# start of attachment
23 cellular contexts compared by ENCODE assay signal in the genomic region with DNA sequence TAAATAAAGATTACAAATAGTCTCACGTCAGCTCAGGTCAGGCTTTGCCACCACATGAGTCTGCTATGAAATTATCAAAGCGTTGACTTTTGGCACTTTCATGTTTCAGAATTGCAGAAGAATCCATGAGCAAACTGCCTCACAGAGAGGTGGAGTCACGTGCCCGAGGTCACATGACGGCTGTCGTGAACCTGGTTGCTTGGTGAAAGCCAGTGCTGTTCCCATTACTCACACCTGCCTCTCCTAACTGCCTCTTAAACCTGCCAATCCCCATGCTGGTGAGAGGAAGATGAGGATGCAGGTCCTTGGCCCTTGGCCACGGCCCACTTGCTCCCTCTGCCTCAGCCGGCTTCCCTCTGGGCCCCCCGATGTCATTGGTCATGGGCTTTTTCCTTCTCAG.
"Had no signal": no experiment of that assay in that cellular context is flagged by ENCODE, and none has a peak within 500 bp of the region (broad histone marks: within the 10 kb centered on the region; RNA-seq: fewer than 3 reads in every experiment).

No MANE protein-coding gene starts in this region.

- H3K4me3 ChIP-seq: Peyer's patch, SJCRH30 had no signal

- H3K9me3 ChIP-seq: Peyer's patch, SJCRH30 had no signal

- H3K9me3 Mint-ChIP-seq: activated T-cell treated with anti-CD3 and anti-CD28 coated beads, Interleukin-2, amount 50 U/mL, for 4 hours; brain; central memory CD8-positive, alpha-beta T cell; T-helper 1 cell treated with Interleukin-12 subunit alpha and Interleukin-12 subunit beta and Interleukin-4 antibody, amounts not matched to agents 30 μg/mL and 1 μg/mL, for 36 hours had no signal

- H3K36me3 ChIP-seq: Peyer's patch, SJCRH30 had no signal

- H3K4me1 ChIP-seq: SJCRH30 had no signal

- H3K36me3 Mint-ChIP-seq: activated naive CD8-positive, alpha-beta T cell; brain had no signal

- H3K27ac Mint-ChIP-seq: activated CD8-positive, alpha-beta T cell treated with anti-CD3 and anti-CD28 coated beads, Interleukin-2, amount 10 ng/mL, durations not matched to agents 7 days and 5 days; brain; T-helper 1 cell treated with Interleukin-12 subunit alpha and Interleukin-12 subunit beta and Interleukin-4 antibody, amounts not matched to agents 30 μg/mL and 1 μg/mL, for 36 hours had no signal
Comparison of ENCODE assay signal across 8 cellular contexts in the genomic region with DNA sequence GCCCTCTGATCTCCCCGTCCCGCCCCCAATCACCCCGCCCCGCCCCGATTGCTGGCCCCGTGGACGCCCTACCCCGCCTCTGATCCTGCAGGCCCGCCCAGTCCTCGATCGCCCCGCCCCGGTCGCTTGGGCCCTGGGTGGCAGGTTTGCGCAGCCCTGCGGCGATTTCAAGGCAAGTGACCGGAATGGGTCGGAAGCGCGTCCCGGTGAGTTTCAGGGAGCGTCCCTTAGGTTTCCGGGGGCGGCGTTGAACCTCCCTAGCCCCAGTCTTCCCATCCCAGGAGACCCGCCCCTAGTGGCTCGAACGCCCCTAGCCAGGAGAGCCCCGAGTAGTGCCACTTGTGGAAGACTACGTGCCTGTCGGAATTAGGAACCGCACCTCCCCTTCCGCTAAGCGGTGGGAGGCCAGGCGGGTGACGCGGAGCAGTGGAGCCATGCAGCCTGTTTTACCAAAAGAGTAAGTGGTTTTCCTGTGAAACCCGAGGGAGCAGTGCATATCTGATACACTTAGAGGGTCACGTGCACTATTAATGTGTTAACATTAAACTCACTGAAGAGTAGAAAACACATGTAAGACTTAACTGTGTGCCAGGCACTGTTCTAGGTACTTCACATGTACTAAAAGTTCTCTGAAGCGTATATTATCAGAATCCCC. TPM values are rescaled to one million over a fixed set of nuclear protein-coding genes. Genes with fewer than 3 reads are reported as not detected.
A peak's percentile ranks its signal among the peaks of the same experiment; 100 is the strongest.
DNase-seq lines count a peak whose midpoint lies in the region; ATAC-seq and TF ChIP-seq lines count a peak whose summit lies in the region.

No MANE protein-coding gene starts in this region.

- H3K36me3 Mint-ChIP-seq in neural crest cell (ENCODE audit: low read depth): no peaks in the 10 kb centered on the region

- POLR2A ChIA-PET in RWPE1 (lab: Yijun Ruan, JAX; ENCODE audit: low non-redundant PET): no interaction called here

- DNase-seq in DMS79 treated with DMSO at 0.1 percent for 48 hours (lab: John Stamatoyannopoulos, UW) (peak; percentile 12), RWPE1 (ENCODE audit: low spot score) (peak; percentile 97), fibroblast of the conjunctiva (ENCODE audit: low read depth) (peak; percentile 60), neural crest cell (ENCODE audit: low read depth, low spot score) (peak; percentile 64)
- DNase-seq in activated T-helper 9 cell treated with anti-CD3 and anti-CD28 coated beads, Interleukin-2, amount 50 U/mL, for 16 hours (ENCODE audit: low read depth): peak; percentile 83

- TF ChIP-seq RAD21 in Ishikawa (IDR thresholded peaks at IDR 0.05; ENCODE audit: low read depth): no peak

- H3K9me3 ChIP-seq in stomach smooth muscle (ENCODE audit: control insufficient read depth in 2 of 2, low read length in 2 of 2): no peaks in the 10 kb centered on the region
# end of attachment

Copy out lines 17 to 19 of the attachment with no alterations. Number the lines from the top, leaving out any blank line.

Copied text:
- DNase-seq in DMS79 treated with DMSO at 0.1 percent for 48 hours (lab: John Stamatoyannopoulos, UW) (peak; percentile 12), RWPE1 (ENCODE audit: low spot score) (peak; percentile 97), fibroblast of the conjunctiva (ENCODE audit: low read depth) (peak; percentile 60), neural crest cell (ENCODE audit: low read depth, low spot score) (peak; percentile 64)
- DNase-seq in activated T-helper 9 cell treated with anti-CD3 and anti-CD28 coated beads, Interleukin-2, amount 50 U/mL, for 16 hours (ENCODE audit: low read depth): peak; percentile 83

- TF ChIP-seq RAD21 in Ishikawa (IDR thresholded peaks at IDR 0.05; ENCODE audit: low read depth): no peak